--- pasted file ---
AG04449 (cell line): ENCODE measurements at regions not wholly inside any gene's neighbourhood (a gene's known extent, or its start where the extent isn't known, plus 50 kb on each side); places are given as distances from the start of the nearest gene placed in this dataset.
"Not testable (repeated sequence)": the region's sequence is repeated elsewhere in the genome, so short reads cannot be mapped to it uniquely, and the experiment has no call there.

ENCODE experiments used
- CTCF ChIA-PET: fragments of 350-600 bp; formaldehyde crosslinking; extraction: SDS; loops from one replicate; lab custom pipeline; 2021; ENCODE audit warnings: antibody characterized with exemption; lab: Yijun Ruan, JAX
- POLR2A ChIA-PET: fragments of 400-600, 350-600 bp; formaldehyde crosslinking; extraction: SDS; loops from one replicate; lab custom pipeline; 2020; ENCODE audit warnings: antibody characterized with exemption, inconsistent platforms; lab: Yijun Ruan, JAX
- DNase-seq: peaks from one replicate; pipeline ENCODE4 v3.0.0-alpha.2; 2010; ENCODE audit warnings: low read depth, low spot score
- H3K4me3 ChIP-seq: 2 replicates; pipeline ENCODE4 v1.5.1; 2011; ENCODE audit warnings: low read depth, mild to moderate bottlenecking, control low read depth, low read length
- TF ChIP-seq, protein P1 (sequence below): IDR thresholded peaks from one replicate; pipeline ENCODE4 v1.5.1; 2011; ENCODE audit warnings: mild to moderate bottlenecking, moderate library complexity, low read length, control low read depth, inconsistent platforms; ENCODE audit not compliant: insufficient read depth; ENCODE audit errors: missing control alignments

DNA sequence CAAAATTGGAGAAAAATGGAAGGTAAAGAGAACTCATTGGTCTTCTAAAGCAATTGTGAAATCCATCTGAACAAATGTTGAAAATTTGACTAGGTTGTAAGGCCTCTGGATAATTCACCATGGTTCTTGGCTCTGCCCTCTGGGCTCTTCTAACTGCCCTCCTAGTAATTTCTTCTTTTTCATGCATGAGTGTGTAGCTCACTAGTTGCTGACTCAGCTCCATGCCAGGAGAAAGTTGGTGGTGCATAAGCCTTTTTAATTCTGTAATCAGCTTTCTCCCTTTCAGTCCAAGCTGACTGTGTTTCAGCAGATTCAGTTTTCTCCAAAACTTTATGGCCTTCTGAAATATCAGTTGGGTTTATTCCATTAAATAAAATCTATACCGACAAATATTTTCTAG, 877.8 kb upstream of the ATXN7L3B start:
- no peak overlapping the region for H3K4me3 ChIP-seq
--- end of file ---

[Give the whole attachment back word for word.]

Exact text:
AG04449 (cell line): ENCODE measurements at regions not wholly inside any gene's neighbourhood (a gene's known extent, or its start where the extent isn't known, plus 50 kb on each side); places are given as distances from the start of the nearest gene placed in this dataset.
"Not testable (repeated sequence)": the region's sequence is repeated elsewhere in the genome, so short reads cannot be mapped to it uniquely, and the experiment has no call there.

ENCODE experiments used
- CTCF ChIA-PET: fragments of 350-600 bp; formaldehyde crosslinking; extraction: SDS; loops from one replicate; lab custom pipeline; 2021; ENCODE audit warnings: antibody characterized with exemption; lab: Yijun Ruan, JAX
- POLR2A ChIA-PET: fragments of 400-600, 350-600 bp; formaldehyde crosslinking; extraction: SDS; loops from one replicate; lab custom pipeline; 2020; ENCODE audit warnings: antibody characterized with exemption, inconsistent platforms; lab: Yijun Ruan, JAX
- DNase-seq: peaks from one replicate; pipeline ENCODE4 v3.0.0-alpha.2; 2010; ENCODE audit warnings: low read depth, low spot score
- H3K4me3 ChIP-seq: 2 replicates; pipeline ENCODE4 v1.5.1; 2011; ENCODE audit warnings: low read depth, mild to moderate bottlenecking, control low read depth, low read length
- TF ChIP-seq, protein P1 (sequence below): IDR thresholded peaks from one replicate; pipeline ENCODE4 v1.5.1; 2011; ENCODE audit warnings: mild to moderate bottlenecking, moderate library complexity, low read length, control low read depth, inconsistent platforms; ENCODE audit not compliant: insufficient read depth; ENCODE audit errors: missing control alignments

DNA sequence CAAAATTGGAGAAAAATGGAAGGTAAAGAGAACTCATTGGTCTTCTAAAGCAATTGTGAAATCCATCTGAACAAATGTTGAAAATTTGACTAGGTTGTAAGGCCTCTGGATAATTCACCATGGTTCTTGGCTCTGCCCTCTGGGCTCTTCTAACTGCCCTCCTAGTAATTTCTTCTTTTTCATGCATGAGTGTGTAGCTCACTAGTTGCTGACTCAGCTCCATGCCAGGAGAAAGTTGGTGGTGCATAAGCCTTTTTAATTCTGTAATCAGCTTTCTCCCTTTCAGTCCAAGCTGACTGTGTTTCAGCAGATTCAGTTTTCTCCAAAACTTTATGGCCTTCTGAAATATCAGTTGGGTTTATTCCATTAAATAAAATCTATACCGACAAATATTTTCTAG, 877.8 kb upstream of the ATXN7L3B start:
- no peak overlapping the region for H3K4me3 ChIP-seq